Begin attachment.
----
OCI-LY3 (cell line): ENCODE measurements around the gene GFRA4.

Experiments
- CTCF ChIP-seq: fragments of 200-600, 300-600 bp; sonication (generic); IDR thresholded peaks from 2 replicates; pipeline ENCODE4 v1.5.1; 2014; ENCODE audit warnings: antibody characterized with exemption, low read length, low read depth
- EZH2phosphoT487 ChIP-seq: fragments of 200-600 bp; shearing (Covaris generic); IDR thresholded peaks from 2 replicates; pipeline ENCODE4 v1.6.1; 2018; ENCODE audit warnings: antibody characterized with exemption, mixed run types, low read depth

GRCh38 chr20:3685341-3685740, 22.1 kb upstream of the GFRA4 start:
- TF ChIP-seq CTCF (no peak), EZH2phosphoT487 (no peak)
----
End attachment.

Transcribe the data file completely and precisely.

OCI-LY3 (cell line): ENCODE measurements around the gene GFRA4.

Experiments
- CTCF ChIP-seq: fragments of 200-600, 300-600 bp; sonication (generic); IDR thresholded peaks from 2 replicates; pipeline ENCODE4 v1.5.1; 2014; ENCODE audit warnings: antibody characterized with exemption, low read length, low read depth
- EZH2phosphoT487 ChIP-seq: fragments of 200-600 bp; shearing (Covaris generic); IDR thresholded peaks from 2 replicates; pipeline ENCODE4 v1.6.1; 2018; ENCODE audit warnings: antibody characterized with exemption, mixed run types, low read depth

GRCh38 chr20:3685341-3685740, 22.1 kb upstream of the GFRA4 start:
- TF ChIP-seq CTCF (no peak), EZH2phosphoT487 (no peak)